SDCC: First day broke ground with 3-D footage

While celebrating its 40th anniversary, the San Diego Comic-Con made history on Thursday with its first-ever presentation of material in 3-D, including four panels and eight films featuring content in the ever-expanding format. Additionally, studios unveiled a wide variety of high-quality content from films of all kinds, showing more of more movies than almost any year to date.

Hall H was the place to be on Thursday, thanks to panels from studios such as Disney, Sony, Summit, 20th Century Fox and Focus Features. SCI FI Wire previously reported extensive coverage of Alice in Wonderland and Tron, now officially named Tron: Legacy, but Disney also conducted a Q&A with Robert Zemeckis, who previewed footage from his epic adaptation of A Christmas Carol. As the first panel of the day, it wouldn't be uncommon for the projectors and presentation quality to suffer from a few technical glitches, but Disney conducted their panel flawlessly, taking full advantage of Comic-Con's first-time use of 3-D technology and making sure that attendees were completely immersed in the footage from these upcoming projects.

Immediately after Disney, Comic-Con assembled a 3-D showcase featuring the animated family adventure Cloudy With a Chance of Meatballs, Joe Dante's new horror movie The Hole and The Final Destination, which revives death itself to bring destruction and terror down on unsuspecting and, of course, comely co-eds. While many tuned out during the Cloudy footage, dismissing it as kid entertainment, the movie actually looks pretty funny; meanwhile, Dante's The Hole promised sophisticated scares, although it wasn't especially clear what was gained in the storytelling from the director's use of 3-D. On the other hand, The Final Destination truly exploited the technology to its fullest and most flagrant, throwing automobiles, rocks and body parts at the audience as the characters were gorily dispatched.

Astro Boy is a character that has been beloved for many years by many generations of genre fans, and Summit and Imagi's upcoming CGI update promises to be action-packed, if designed primarily for family audiences, and ones unfamiliar with the robot boy at that. The trailer, which cast members Kristen Bell and Freddie Highmore introduced in front of the capacity crowd, still featured some unfinished animation, but it showed that the film would be big, broad and action-packed. Meanwhile, the studio's slasher film Sorority Row suggests at best a by-the-numbers slasher film, although Carrie Fisher co-stars as a member of the faculty where the killer is laying waste to young co-eds. Regardless, these presentations ran approximately 12 minutes long—together—and were decidedly the undercard for the studio's current cash cow, New Moon; but then again, Twilight's frenzied fans are certainly more aware of both films as a result.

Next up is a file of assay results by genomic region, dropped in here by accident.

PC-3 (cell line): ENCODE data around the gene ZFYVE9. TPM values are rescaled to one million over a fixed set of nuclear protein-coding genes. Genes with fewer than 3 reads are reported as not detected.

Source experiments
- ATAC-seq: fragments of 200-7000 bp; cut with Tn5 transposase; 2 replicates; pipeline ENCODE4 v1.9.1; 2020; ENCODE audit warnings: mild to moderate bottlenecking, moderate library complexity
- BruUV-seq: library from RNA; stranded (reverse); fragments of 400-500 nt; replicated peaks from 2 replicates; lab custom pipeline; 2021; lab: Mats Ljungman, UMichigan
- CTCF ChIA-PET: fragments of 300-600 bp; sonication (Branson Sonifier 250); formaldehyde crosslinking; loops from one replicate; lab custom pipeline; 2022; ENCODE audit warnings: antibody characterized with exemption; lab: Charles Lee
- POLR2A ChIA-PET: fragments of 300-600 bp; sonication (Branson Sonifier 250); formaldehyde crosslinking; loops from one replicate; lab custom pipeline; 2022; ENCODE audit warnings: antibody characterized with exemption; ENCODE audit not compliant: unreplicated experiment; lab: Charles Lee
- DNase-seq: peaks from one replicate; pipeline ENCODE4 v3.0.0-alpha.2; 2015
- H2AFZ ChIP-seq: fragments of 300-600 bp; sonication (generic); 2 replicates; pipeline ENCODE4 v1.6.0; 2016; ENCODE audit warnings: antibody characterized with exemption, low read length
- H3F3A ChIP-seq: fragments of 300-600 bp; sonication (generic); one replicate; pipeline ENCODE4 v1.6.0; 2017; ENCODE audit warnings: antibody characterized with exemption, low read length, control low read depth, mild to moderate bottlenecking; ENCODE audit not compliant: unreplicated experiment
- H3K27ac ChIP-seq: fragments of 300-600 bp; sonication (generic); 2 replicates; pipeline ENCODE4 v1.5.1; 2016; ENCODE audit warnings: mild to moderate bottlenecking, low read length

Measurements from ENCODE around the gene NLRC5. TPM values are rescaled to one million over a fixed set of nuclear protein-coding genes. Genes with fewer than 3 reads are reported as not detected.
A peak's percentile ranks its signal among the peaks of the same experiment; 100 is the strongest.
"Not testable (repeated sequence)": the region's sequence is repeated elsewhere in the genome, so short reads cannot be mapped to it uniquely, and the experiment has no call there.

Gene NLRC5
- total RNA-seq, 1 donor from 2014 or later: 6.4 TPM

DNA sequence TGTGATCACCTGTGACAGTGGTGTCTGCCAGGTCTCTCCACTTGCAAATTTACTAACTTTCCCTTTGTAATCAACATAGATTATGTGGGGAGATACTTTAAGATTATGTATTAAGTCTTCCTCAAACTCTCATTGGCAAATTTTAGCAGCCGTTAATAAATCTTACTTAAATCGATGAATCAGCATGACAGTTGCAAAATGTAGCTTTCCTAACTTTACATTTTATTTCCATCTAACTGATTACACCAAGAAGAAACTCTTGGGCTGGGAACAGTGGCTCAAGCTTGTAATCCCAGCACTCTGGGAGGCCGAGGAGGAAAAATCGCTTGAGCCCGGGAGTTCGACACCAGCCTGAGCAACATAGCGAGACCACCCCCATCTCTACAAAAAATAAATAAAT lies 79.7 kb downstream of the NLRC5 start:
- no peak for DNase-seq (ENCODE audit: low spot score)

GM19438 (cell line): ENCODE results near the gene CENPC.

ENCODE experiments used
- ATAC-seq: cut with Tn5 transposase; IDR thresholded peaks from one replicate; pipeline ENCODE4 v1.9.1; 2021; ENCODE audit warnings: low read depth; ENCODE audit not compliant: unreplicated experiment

Fox brought nothing more than Avatar on Thursday, but they didn't need to: James Cameron's film lived up to the hype he has generated not only through interviews and public appearances, but through the 12 year wait time that followed the director's triumph with Titanic. If his sense of imagination weren't enough, however, Comic-Con followed Cameron's panel with Terry Gilliam's, where the oddball filmmaker debuted footage from The Imaginarium of Dr. Parnassus and discussed the film's relevance both in the context of star Heath Ledger's death and his own professional return to life.

Director Paul W.S. Anderson has made movies whose quality has been vigorously debated among genre fans, including Mortal Kombat, Event Horizon and, more recently, Aliens vs. Predator. His new film, Pandorum, stars Dennis Quaid, Ben Fister, Antje Traue and Cung Le, and promises to be more of the same, controversial, breakneck, futuristic action. After showing a trailer for the film, cast and crew answered a few questions but mostly failed to impress the crowd, which by then was overloaded by visual stimulus. That is, until the panel for Kick-Ass earned the day's second standing ovation thanks to footage of a little girl using more four-letter words than a battleship full of sailors while killing adversaries with guns, knives and her bare hands.

Unfortunately, Hall H had mostly cleared out by the time Park Chan-Wook arrived to conduct a Q&A and screen clips from Thirst, his new vampire film. Further drawing the evening to an anti-climactic close, the question-and-answer session was conducted entirely by moderator Dave McCoy, who focused on his own questions rather than allowing fans and the few remaining attendees to ask about the film or the director's considerable filmography. But after eight panels and 14 films, most folks who stuck it out were happy to end their day on a low-key note.

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